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OSS

Open source goes on show in Europe

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OSS

From 18-21 September, European IT experts with an interest in all things Linux and open source can visit the EuroOSCON 2006 exhibition at the Hotel Le Plaza in Brussels.

Also: LinuxWorld eyes up government usage

Former Government CIO Vocal About Open Source

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Former Massachusetts state government CIO, Peter Quinn believes that any technology leader, in the public or private sector, who is not supporting and implementing open standards should resign and get out of the business.

Open source comes of age

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A succession of high-profile patent cases do the open source movement no harm at all by pushing the issue of software ownership into the mainstream.

Itanium allies make open source move

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In the newest of a series of moves to try to impart momentum to Intel's Itanium processor, allies backing the chip are funding work to improve a key programming tool.

Malaysia's Open Source Push

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TERENGGANU could well score a first among the 14 States in Malaysia with its plan to implement a comprehensive open source system as an enabling platform to enhance its operations, make more efficient the delivery of its services and empower citizens at all levels.

Use of Free Software in Croatia State Administration

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Two days ago, the Central State Office for e-Croatia (http://www.e-hrvatska.hr/), governmental office that works on computerization of state administration, organized the first meeting of the Working Group for Preparation of Policy documents related to use of open source software.

CEBIT - Open source helps SMBs customize applications

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Small and medium businesses increasingly want to customize their business applications and some software vendors are making sure they can, mainly through open source initiatives, vendors at Cebit said on Saturday.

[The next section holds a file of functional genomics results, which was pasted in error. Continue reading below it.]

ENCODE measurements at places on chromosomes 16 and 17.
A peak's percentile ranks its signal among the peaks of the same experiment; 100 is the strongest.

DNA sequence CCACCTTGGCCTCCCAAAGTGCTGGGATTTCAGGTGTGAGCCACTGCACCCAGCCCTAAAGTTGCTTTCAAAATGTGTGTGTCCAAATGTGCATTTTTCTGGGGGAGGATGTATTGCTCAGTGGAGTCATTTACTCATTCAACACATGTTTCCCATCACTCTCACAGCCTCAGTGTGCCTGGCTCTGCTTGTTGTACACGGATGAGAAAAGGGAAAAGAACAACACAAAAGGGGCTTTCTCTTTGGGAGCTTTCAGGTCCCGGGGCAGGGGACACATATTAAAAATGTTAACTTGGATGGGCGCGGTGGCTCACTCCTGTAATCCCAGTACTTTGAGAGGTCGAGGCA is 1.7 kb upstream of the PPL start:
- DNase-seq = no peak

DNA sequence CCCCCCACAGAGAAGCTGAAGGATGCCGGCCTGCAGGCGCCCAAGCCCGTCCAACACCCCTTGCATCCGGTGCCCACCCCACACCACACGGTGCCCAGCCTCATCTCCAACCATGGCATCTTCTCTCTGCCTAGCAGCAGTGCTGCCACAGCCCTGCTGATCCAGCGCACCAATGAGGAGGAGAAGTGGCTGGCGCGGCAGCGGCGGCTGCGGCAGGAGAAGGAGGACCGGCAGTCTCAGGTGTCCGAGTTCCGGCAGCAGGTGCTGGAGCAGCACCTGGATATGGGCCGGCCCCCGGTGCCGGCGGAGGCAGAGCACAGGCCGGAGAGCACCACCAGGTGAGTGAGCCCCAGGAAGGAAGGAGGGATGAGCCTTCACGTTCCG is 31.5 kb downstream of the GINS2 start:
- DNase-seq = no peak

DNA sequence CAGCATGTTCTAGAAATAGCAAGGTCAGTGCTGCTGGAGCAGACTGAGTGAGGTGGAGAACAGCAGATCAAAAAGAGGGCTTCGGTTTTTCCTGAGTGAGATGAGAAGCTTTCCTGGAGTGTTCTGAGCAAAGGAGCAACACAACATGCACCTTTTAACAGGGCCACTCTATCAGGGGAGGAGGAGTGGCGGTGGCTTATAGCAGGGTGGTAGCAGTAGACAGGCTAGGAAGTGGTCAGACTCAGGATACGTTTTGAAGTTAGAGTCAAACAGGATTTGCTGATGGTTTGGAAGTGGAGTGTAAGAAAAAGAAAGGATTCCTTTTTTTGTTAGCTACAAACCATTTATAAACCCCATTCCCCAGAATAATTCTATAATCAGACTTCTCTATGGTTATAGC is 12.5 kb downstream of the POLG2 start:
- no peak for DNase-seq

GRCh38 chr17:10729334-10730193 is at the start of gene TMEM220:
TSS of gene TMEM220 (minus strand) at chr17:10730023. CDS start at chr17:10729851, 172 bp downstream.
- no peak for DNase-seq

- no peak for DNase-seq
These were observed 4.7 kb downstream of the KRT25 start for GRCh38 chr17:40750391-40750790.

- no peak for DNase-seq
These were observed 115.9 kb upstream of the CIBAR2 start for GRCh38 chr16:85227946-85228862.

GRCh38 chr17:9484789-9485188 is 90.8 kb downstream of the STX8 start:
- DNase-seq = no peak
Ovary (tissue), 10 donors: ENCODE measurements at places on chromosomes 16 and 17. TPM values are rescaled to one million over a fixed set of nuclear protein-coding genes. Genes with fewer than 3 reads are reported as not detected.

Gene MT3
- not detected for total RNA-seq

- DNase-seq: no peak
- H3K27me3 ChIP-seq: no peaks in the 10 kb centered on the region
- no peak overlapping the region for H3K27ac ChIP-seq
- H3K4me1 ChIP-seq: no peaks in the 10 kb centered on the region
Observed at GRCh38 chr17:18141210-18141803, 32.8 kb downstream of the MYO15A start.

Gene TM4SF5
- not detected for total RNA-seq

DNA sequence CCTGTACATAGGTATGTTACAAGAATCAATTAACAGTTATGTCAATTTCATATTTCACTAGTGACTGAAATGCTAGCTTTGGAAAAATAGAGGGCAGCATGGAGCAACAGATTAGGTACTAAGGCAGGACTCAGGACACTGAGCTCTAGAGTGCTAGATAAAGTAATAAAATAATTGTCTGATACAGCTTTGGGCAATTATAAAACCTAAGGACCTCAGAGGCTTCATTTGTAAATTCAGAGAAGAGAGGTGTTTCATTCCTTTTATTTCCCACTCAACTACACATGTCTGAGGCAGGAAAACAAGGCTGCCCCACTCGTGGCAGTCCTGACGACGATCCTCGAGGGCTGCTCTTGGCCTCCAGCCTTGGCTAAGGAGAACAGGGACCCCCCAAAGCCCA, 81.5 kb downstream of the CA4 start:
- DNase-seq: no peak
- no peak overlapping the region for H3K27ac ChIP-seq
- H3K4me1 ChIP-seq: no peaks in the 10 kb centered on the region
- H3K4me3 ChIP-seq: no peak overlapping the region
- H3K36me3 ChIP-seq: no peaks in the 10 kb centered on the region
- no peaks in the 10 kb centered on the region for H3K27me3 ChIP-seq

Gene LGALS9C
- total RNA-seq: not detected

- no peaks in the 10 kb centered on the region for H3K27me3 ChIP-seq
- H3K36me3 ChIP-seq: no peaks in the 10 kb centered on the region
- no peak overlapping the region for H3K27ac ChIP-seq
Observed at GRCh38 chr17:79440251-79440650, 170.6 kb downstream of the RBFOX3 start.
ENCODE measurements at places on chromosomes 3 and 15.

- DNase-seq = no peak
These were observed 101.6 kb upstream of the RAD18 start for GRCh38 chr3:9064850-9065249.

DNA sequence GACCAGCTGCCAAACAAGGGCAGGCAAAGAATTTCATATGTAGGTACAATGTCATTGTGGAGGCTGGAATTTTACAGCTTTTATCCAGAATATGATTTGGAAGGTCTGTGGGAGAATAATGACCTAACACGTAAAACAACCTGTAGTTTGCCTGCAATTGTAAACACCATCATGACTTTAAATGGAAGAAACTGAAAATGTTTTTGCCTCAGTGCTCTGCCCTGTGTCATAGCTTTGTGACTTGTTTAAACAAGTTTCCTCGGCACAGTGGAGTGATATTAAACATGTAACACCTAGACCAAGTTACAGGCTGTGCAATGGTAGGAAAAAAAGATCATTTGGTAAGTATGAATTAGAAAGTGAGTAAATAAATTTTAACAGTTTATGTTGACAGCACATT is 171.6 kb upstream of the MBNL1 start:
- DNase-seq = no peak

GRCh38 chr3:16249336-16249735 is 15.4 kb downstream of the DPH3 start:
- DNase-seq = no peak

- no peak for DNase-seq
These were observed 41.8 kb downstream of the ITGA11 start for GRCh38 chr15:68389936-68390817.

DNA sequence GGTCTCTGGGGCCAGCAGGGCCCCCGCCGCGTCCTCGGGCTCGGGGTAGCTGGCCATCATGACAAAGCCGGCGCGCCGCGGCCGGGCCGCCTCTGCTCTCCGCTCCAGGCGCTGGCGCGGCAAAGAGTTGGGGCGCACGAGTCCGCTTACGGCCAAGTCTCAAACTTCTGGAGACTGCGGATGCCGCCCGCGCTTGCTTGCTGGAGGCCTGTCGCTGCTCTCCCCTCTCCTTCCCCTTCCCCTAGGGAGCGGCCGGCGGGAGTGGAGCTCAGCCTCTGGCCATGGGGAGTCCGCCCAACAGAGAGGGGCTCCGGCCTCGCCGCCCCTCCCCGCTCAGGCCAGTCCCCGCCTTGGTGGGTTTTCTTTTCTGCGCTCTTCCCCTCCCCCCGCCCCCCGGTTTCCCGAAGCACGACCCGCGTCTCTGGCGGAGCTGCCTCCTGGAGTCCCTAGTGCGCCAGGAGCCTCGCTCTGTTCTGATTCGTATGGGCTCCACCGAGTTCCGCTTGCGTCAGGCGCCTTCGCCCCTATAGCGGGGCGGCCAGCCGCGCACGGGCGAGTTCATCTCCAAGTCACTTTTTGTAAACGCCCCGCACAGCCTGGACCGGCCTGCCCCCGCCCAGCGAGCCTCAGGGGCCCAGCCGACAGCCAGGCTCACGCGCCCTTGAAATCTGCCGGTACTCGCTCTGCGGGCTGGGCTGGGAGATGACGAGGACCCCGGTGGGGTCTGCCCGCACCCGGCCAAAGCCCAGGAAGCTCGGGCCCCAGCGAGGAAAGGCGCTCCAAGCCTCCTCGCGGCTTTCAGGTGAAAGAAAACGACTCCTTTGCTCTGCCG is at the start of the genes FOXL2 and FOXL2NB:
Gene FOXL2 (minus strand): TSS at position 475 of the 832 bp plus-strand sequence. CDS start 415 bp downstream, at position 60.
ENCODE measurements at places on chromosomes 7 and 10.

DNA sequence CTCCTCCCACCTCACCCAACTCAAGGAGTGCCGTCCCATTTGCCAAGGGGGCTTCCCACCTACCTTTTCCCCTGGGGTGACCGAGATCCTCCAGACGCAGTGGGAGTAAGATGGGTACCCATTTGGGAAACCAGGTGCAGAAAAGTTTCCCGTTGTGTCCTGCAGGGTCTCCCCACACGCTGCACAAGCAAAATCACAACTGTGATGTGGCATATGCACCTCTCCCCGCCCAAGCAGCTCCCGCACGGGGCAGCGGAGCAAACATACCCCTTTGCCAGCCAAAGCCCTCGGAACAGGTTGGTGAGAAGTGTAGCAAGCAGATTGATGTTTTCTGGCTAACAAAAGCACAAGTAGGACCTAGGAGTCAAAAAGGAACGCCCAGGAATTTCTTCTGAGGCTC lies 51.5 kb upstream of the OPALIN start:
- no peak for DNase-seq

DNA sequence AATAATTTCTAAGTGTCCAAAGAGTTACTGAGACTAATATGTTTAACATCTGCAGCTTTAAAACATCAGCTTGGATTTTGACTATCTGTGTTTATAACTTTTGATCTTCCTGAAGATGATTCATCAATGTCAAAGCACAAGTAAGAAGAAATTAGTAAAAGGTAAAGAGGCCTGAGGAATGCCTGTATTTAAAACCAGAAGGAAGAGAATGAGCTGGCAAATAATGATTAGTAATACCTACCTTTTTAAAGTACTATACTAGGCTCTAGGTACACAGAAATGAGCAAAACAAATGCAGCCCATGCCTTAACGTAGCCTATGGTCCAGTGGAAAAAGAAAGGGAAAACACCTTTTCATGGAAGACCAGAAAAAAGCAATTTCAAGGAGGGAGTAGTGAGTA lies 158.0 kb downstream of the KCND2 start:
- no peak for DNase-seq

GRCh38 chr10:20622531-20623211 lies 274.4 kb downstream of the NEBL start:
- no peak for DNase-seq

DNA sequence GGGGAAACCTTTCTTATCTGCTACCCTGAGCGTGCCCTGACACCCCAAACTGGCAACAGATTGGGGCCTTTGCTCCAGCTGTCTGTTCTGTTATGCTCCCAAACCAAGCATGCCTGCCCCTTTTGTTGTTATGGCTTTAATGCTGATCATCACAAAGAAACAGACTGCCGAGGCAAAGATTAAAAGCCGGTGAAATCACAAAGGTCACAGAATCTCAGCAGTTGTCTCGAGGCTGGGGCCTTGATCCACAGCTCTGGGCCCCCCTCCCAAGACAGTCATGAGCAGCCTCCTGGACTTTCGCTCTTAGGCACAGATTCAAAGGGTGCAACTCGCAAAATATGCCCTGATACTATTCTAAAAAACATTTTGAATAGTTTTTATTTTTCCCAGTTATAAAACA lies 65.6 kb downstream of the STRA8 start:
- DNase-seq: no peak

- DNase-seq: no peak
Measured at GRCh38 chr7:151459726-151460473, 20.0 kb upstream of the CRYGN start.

Making Sure Migration Is an Option

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As time passes, the base of Linux users is growing in the data center, desktop, and even embedded electronic devices. Numbers from industry analysts point out that Linux server shipments have shown double-digit growth every quarter for over two years.

Linus on Licensing and TiVO

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Fans of open source software have been buzzing since Linus Torvalds, creator of the popular Linux operating system, indicated he wouldn't adopt a new version of the license under which Linux is distributed. Torvalds' opinion matters because his program is by far the most popular open source program in the world. Oddly enough, however, Linus Torvalds, isn't among the complainers about TiVO's not-quite-open-source system.

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More in Tux Machines

Stable kernels 4.18.16, 4.14.78, 4.9.135 and 4.4.162

Mostly Hotly Sought-After Linux Skills

The 2018 Open Source Technology Jobs Report shows rapid growth in the demand for open source technical talent, with Linux skills a must-have requirement for entry-level positions. The seventh annual report from The Linux Foundation and Dice, released Wednesday, identifies Linux coding as the most sought-after open source skill. Linux-based container technology is a close second. The report provides an overview of open source career trends, factors motivating professionals in the industry, and ways employers attract and retain qualified talent. As with the last two open source jobs reports, the focus this year is on all aspects of open source software and is not limited to Linux. This year's report features data from more than 750 hiring managers at corporations, small and medium businesses, and government organizations and staffing agencies across the globe. It is based on responses from more than 6,500 open source professionals worldwide. Linux skills rank as the most sought-after skills in the 2018 report, with 80 percent of hiring managers looking for tech professionals with Linux expertise. Linux is required knowledge for most entry-level open source careers, likely due to the strong popularity of cloud and container technologies, as well as DevOps practices, all of which typically are based on Linux, according to the report. Read more